A Nation of Immigrants

“…’Give me your tired, your poor

Your huddled masses yearning to breathe free …

I lift my lamp beside the golden door!’”

Emma Lazarus, “The New Colossus,” 1883

~ inscribed on the base of the statue of Liberty.

More than any other, the United States is a nation of immigrants. From the first inhabitants of North America who came in a slow migration across a land bridge from Asia, people from around the globe have constantly joined those already here. Spanish explorers, Pilgrim settlers, French fur trappers, Africans brought as slaves, Irish fleeing hunger, Europeans heading for lives free from persecution, Latin Americans and Asians looking for economic opportunity – all have arrived.

After the first few centuries, when the entire continent was rural and land in the territories was “there for the taking,” most immigrants stopped where they entered. They usually crowded into cities along the coasts, joining family members or others with similar backgrounds.

By the mid-nineteenth century large groups of people began coming in waves. When the potato crop failed in Ireland. In1845, more than a million Irish landed over the next few years; in the 1850s, thousands of Chinese workers were recruited to help build the transcontinental railroad. As the Northeast became industrialized, many new arrivals went to towns with factories.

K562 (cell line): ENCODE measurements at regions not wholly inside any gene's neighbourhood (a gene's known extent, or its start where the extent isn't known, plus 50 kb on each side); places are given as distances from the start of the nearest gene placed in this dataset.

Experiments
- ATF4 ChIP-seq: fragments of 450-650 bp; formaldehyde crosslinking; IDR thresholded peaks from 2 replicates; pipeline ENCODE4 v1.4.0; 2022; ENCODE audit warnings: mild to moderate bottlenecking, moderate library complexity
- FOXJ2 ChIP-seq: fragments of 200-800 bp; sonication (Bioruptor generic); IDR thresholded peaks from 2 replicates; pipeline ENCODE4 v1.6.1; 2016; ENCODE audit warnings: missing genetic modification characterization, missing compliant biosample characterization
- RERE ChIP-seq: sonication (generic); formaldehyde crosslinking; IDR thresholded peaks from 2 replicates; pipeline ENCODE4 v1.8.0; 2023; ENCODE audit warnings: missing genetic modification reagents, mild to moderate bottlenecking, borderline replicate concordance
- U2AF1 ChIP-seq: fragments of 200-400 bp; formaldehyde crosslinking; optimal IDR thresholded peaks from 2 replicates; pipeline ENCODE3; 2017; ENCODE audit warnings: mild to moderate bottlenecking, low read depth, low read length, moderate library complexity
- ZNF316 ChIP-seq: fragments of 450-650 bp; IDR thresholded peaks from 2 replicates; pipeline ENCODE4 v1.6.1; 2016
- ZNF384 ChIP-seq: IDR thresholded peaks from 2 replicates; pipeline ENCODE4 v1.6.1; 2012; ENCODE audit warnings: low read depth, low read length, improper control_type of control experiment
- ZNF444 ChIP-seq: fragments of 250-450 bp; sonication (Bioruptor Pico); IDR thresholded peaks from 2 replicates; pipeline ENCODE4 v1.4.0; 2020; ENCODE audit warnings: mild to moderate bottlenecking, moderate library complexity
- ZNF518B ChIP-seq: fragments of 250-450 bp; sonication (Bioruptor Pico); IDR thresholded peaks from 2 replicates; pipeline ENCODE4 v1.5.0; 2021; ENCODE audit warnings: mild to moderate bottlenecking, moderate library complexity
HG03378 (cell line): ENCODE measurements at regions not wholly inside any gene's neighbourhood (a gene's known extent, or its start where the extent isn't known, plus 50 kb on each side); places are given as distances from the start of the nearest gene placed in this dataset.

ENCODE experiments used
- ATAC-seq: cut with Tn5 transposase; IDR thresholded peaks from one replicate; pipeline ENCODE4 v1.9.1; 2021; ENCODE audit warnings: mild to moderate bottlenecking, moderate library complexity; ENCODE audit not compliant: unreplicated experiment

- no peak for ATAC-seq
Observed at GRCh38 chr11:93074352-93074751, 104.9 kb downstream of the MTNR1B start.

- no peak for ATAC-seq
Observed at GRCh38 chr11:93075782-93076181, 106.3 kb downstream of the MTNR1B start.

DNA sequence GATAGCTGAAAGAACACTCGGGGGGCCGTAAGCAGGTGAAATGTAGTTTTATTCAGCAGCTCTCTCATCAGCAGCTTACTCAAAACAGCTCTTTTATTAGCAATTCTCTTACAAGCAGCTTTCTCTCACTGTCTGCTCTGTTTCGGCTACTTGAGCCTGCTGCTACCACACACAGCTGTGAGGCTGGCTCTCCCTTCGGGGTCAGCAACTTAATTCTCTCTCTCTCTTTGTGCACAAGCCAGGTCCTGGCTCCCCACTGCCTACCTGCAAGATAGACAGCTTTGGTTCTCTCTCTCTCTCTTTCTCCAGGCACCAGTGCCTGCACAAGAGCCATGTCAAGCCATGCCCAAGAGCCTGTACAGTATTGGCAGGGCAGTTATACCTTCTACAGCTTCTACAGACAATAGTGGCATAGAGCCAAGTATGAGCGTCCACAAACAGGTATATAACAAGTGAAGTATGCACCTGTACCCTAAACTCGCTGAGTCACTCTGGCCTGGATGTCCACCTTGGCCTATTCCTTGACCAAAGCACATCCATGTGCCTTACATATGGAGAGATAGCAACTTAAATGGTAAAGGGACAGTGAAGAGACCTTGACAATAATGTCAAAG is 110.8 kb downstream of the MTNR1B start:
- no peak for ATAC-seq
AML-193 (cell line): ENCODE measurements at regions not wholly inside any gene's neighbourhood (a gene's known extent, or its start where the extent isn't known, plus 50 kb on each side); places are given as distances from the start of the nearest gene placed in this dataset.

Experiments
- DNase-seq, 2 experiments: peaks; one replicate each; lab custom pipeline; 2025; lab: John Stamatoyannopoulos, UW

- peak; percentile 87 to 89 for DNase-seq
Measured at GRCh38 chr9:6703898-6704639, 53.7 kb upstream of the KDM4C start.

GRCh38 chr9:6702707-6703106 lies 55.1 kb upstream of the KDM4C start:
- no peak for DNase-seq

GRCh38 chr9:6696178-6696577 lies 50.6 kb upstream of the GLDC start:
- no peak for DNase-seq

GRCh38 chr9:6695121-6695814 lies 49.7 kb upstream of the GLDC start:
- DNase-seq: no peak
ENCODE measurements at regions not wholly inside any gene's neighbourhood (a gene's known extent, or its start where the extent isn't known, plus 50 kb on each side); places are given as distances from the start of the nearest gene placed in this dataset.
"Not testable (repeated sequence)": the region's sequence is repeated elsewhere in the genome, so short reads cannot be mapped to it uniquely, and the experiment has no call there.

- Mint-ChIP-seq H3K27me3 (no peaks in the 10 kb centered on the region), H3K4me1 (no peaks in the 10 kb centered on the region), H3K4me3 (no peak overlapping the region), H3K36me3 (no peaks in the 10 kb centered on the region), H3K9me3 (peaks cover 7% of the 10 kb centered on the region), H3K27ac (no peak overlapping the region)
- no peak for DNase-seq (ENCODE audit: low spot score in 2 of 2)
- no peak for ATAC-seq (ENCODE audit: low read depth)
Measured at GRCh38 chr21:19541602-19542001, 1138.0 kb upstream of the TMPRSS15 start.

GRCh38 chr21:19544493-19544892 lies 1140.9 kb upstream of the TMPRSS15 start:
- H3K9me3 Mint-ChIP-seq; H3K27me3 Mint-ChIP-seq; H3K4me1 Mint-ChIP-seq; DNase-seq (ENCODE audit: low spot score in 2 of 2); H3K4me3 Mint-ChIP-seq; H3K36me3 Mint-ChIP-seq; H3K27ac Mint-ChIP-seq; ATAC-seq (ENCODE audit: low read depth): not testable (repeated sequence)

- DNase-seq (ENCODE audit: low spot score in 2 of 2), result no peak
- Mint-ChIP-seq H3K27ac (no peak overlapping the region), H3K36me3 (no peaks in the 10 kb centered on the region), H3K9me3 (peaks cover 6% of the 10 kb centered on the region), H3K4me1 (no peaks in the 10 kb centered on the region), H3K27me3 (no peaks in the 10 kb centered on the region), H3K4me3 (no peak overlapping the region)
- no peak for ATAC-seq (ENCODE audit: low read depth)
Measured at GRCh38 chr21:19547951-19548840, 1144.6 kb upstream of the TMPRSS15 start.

Before the end of the century, most immigrants were from northern Europe, but in the astonishing wave of 8 million that came in a single decade between 1900 and 1910, most were from southern and eastern Europe. More recently, many hail from Asia and Latin America.

Often more people want to come than the government feels the country can accommodate, so gaining entry has not always been easy. Over the years, laws controlling immigration placed quotas or outright exclusions on groups from a particular nation or geographic area. Although the exclusions have not always been fair, America has been a haven from persecution, whether economic, political, or religious. And it is a place where it is possible to start life anew as an American.

Questions ~

1.     Immigrants to North America, after Columbus, encountered which peoples?

2.     Nowadays, immigrants tend to come from which geographic areas?

3.     How can more immigrants be accommodated?

4.     Where is the Statue of Liberty?

5.     The Statue of Liberty is a gift from what country?

Más que cualquier otro, los Estados Unidos es un país de inmigrantes.